Seven Minutes Later

Written by Nishi Nandineni
Art by Matt Seymour

When I woke up that morning, I could already feel the thorny atmosphere of my house, as if the thin ice we walked on had begun to crack. I could only sigh at the horrifying thought. Much like the usual, I was reluctant to get out of bed, to get out of my room– to face the world again. 

Unlike other days, the world beyond my bedroom door was quiet, and almost, just almost, peaceful. 

Until I heard the whispers. 

Soft, airy, and cautious whispers. 

No one ever whispered in the Asylan Home, because whispers were secrets, secrets that hurt the public eye. And secrets meant danger, danger that no one in the home desired. 

I knew that curiosity would do me no good in the long run, yet I couldn’t help but lean against my closed door, taking in every sound of breath, desperate to make out at least one word. 

But within a second, I’m met with silence. 

I could’ve imagined it, I can’t help but think. Whispering? Here? No one would dare to do such a thing, especially at this time, where everyone’s ears are open and active.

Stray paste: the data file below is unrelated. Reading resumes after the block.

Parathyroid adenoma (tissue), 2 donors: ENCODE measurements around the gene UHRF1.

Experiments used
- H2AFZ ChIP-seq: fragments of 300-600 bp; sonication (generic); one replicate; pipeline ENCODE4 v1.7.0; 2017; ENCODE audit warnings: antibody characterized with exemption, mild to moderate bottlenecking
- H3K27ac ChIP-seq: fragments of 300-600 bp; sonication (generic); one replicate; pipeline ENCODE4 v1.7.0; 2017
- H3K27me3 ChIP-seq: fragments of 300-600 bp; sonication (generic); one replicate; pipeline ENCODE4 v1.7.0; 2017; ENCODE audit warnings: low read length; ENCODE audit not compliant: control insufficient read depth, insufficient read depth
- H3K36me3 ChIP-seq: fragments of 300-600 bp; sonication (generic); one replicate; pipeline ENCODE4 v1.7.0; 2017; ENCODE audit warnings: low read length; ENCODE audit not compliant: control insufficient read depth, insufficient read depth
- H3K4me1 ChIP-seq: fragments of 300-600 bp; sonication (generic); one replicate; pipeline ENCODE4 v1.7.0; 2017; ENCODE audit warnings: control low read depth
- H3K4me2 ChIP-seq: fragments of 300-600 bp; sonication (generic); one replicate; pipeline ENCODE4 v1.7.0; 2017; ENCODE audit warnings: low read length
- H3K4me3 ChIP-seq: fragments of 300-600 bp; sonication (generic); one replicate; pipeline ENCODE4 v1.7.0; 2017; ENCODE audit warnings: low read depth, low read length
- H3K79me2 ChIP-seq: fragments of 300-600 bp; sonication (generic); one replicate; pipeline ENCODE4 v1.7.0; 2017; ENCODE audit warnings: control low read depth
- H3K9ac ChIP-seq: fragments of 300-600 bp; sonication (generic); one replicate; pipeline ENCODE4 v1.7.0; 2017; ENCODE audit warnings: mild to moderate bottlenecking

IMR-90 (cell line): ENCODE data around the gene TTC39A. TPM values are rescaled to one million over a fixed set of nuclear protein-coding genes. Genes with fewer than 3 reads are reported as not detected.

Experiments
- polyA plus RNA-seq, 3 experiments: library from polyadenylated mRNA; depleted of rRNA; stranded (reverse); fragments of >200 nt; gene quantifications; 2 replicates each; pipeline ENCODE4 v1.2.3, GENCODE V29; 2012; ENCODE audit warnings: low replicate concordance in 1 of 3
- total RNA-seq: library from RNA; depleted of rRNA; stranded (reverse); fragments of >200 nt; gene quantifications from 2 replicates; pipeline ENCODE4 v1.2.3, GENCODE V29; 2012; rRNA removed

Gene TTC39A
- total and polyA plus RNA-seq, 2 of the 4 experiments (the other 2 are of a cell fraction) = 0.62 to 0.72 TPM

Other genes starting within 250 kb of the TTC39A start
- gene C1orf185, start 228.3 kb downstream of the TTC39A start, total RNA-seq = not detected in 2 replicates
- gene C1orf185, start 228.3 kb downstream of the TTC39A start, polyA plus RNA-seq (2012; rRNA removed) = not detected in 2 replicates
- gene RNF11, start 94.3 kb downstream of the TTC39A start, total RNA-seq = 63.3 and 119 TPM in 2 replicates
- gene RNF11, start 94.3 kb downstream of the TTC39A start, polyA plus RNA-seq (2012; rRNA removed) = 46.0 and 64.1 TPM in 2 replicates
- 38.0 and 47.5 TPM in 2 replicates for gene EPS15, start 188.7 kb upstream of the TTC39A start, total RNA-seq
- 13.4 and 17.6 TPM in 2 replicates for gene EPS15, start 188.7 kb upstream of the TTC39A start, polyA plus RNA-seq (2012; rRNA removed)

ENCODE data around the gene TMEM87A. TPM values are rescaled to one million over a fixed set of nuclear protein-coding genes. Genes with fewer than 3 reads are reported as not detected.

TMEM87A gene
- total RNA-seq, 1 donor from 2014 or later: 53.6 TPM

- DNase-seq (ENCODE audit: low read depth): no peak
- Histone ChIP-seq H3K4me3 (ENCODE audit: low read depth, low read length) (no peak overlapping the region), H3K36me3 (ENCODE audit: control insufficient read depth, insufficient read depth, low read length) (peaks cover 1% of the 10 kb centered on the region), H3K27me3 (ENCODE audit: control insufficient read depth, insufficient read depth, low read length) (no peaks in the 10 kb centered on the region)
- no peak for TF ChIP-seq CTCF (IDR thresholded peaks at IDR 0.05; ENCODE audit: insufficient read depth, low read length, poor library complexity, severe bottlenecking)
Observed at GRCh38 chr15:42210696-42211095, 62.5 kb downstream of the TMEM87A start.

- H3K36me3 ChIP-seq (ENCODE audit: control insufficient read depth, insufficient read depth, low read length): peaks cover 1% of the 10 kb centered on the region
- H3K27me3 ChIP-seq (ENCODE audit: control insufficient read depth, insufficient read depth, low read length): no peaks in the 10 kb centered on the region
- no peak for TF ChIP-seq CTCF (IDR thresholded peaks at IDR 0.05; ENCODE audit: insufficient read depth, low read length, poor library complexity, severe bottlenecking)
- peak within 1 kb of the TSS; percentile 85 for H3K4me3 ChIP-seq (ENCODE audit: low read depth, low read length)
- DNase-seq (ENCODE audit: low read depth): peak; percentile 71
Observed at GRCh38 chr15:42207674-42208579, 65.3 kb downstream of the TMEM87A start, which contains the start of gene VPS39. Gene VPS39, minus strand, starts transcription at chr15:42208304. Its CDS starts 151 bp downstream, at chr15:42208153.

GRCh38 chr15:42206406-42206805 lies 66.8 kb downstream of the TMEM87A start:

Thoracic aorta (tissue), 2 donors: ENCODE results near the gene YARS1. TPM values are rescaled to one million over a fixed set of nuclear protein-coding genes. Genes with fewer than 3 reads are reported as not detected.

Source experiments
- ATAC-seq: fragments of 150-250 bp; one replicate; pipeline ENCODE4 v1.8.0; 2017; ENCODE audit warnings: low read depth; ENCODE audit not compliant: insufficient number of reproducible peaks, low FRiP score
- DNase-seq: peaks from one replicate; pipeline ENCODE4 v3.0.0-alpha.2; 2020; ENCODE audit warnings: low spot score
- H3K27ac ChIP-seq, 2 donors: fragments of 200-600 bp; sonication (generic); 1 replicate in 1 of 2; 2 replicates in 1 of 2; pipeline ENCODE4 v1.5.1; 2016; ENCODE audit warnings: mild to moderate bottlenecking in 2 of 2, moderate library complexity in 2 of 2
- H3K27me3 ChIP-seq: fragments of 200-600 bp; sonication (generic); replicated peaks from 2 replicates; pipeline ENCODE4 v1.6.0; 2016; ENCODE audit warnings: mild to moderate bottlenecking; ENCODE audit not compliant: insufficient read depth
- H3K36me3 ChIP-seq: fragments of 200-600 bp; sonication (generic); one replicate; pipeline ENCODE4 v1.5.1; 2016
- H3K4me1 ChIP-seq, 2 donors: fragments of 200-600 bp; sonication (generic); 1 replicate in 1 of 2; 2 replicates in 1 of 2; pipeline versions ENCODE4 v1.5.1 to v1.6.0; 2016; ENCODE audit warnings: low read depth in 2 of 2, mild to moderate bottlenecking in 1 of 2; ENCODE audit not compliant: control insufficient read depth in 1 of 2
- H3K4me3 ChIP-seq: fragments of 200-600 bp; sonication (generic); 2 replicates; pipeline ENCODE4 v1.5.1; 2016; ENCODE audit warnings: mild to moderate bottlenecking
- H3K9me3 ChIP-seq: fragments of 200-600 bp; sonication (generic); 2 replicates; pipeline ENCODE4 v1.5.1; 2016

Yet, I keep thinking. I keep thinking that maybe, just maybe– that secret, those whispers, might be a good thing. 

Because breaking the rules means change is coming, and if change is coming…

Maybe those whispers are the key to getting me out of here. 

The morning bells ring again, leading my eyes to snap towards the ticking clock that lay above my bed’s headboard. It’s set to be exactly seven minutes ahead, creating the illusion that we’re late when we’re not– it’s the Forewoman’s way to ensure that we arrive early and on time. 

Though I’m aware of this fact, I act as if I’m not, doing exactly what the Forewoman expects of us. I get up seven minutes early, wash up seven minutes early, head out of my room seven minutes early, and get congratulated for being seven minutes early. 

But today … today, I feel against it. I know this clock is ahead, so why must I follow it as if it isn’t? I have seven extra minutes to be myself, to do what I want to, so why can’t I? 

Why is it that the Forewoman and the Home must also take time that is meant for me? 

So, no, I decide. These seven minutes will be mine today. 

And in a single moment, with my mind away from any potential consequences, I decided I will not do what I’m supposed to today. 

I will sleep seven minutes longer, wash up seven minutes later, and head out of my room seven minutes later, and this time, I will not be acknowledged for being seven minutes early. 

So with a smile, I lay down, but don’t even close my eyes– something I’m not supposed to do.